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Old 04-03-2014, 11:09 AM   #47
jonreading's Avatar
Dojo: Aikido South (formerly Emory Aikikai)
Location: Atlanta, Georgia
Join Date: Aug 2004
Posts: 1,135
Re: Why Aikido has such strange strike defense.

Cliff Judge wrote: View Post
See the thing is, if you want to try to figure out how to "make your Aikido work against" proper boxing techniques, you need to learn how to box properly. Right? Or else you won't be giving good combinations of jabs, crosses, uppers, hooks, what have you. You'll wind up with a new set of attacks that still don't look to an actual boxer like real attacks.

In order to begin to figure out how to apply the principals of Aikido on this new field, you need to learn the principals of pugilism yourself.

So how much of your Aikido training time should you spend doing that? That's always my question when people start talking about the attacks as though they are singular physical events as performed by a robot on an assembly line. We've all got a finite amount of time to train, even if we're full-time students. How much Aikido training time do you spend practicing in a different martial context (or non-martial context, as the solo training people do) in order to develop some level of understanding of that context, so you can then begin to figure out how Aikido is supposed to work over there?

For boxing that's going to be heavy bag and speed bag work, hitting striking pads with a trainer, various types of conditioning, and lots and lots of sparring. For knife fighting that is going to require hours and hours of learning techniques (often similar to Aikido fwiw) and running through continuous flow drills. So how much time is left for Aikido, and what happens when you realize you like boxing or escrima better?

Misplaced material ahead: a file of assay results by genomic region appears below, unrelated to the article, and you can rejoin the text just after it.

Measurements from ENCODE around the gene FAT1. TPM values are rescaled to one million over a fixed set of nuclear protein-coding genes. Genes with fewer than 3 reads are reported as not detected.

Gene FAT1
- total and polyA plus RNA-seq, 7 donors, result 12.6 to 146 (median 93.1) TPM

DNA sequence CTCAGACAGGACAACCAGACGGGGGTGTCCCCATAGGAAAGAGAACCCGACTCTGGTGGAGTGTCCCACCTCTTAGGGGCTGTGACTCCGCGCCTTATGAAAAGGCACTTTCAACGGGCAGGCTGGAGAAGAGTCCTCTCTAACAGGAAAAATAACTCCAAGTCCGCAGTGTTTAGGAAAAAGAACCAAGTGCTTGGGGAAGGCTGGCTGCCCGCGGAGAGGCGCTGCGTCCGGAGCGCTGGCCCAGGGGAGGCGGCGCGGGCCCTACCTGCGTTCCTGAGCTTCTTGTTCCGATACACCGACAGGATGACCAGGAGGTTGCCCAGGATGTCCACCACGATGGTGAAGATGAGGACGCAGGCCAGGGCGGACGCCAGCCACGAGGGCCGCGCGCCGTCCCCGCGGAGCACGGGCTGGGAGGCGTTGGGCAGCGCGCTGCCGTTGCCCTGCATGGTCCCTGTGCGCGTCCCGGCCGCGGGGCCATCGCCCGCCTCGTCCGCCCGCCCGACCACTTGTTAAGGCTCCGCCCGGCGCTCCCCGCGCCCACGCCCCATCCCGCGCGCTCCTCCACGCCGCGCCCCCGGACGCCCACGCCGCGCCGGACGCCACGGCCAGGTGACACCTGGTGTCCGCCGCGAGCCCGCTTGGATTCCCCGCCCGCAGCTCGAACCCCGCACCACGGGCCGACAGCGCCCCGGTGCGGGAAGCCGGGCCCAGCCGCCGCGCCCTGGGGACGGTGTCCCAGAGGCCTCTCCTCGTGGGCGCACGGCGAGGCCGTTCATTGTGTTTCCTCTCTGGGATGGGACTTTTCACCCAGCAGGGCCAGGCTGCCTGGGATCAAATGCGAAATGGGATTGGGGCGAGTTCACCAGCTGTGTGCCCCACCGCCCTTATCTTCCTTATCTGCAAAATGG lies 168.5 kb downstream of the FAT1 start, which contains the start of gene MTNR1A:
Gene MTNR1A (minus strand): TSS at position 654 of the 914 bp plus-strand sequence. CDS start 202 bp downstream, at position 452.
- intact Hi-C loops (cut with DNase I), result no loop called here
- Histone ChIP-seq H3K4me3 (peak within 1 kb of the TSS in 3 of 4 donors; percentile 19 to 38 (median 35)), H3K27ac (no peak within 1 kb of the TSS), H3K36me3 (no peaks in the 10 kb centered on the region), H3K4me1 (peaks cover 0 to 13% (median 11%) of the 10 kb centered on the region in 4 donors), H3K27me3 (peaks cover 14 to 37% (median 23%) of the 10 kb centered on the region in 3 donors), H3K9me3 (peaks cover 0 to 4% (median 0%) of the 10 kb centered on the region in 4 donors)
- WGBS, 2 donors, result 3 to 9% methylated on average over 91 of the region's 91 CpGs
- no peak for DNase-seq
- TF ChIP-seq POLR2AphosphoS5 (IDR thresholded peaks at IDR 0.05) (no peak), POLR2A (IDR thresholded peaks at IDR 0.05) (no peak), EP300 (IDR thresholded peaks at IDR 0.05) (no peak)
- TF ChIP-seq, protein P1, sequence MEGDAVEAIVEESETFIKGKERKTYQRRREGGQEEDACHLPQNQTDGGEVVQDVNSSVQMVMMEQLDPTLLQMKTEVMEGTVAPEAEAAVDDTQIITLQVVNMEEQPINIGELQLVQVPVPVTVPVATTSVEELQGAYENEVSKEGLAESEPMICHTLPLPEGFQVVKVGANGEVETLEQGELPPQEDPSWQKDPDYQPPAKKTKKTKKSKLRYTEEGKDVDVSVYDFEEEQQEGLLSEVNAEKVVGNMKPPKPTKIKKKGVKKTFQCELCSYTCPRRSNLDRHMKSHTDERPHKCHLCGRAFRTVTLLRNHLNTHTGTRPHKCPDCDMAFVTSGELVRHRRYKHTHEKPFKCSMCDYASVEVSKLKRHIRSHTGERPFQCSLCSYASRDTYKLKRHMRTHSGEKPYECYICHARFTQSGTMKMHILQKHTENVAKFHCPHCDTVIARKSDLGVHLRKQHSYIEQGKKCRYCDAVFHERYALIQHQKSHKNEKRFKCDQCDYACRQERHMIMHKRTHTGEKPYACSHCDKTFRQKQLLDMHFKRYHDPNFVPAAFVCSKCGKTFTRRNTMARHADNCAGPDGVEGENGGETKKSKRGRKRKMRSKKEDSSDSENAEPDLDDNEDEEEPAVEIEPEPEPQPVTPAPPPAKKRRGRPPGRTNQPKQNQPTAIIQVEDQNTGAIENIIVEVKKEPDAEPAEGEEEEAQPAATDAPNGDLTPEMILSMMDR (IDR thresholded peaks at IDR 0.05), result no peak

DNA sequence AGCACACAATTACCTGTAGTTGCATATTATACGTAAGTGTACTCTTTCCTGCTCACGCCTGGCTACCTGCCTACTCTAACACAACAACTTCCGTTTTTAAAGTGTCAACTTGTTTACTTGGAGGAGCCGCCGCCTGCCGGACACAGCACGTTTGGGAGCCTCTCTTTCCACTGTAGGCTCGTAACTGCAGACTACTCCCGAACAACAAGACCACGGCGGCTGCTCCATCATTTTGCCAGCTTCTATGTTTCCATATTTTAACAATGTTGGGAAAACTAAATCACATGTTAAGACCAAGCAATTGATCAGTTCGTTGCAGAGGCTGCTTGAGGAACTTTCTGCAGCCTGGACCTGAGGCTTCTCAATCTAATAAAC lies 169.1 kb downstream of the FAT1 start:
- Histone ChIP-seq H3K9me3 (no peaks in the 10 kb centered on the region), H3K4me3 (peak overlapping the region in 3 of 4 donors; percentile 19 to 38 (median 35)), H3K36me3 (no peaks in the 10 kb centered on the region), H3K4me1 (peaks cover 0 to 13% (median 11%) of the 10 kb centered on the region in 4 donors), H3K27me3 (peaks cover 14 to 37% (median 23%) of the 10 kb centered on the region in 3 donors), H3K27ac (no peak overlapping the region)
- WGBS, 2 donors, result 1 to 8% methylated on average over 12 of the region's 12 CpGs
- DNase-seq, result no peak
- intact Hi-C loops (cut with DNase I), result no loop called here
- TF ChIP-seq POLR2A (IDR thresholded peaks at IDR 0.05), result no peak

I tend to think that the most reasonable answer to these questions involves taking some generalized, standard attack vectors and sticking with those. Get new students familiar with them and then build intensity...I am not sure increasing complexity or sophistication of the attacks is worth the effort.
I think this is where I start to get confused. Using the same logic, should we not be able to change arts... So the claim would then be, "You need to learn aikido to make your boxing work against aikido people." I am not sure this is a bi-directional declaration, which implies (to me) that we are still missing a step in our educational process that precludes us from learning how to deal with attacks beyond aikido-style attacks. Is a point of concession in aikido that we excuse our inability to deal with a boxer-style strike, as opposed to an aikido-style strike? Is a boxer-style strike so dissimilar to an aikido-style strike that is renders our waza ineffective?

Thoughts again rise up of Jim Carey... "Like most beginners, you attacked me wrong."

I completely get style attacks for our kata. As a learning tool, I understand we need everyone to know their role and work within defined movement. I am still unresolved as to why our stylized attacks are so dissimilar from our sister arts as to cause issue for us. This is both from the standpoint of our empty-hand attacks and our weapons attacks.

Honestly, I do not have a problem if the answer is because I do not train enough. To Cliff's point, a lot of this conversation is answered by training more. But to at least reach a point where the judo player says, "That's not a bad throw. If you trained more you'd probably be pretty good." Or from the boxer, "You kept up a good guard and have some great combos, if you trained more you'd be a pretty good boxer." After all, shouldn't we be able to say to a judo player, "you've got some good throws. If you softened up a bit and used more aiki, you'd be a good aikido person." There should be some elementary education that affords us the appreciation from our sister arts to look at aiki and not the shell of movement that is an "attack".

We practice aiki and should be demonstrably better at illustrating aiki than other sister arts. That is the focus of our training and we should allow the other arts the expertise in what they do better. My continued observation for this thread is that we need to be critical in assessing our level of ability for what we do. Are we? If we sacrifice the practical martial arts education for focused education in aiki, are we satisfied in our ability to express aiki? If I can express aiki, shouldn't I be able to put that power in my hand? or my sword? Isn't that what gives me the respect and appreciation of my sister arts? Not that I can box, but that I can put power in my hands? Not that I can throw, but that I can put unmovable stability in my posture? Not that I can duel, but I can put aiki in the tip of my sword?

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